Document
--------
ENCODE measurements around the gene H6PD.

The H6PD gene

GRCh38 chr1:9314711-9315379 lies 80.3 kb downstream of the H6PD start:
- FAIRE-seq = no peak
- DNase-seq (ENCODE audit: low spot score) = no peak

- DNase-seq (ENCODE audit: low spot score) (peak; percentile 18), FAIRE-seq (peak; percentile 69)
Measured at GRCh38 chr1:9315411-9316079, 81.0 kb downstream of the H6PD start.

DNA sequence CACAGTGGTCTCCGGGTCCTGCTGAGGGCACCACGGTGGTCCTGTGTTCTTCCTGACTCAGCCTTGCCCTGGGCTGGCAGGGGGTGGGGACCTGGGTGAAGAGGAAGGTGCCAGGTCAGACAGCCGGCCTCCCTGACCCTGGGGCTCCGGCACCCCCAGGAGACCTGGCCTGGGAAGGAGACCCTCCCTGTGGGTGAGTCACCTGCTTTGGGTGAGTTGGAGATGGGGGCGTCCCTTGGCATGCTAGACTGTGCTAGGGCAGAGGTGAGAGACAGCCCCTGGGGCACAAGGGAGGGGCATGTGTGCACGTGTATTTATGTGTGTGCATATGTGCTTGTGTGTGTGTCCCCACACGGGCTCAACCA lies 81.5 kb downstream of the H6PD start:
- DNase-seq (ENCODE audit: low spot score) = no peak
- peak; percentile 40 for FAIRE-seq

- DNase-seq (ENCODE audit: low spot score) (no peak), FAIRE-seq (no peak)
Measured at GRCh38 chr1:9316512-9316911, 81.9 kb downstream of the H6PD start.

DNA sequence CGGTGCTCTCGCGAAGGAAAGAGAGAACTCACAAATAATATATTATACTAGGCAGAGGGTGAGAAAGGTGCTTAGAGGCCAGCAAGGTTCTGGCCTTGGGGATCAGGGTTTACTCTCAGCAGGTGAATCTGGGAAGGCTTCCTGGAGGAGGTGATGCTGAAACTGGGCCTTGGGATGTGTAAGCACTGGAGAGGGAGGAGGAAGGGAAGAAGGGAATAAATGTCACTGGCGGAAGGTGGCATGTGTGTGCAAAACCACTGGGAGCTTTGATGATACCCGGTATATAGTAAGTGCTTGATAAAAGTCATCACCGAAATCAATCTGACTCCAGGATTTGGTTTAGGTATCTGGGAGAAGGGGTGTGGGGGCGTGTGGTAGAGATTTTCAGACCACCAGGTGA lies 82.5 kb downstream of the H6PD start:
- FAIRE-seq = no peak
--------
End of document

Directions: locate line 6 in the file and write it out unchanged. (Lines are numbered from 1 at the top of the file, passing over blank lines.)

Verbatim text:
- DNase-seq (ENCODE audit: low spot score) (peak; percentile 18), FAIRE-seq (peak; percentile 69)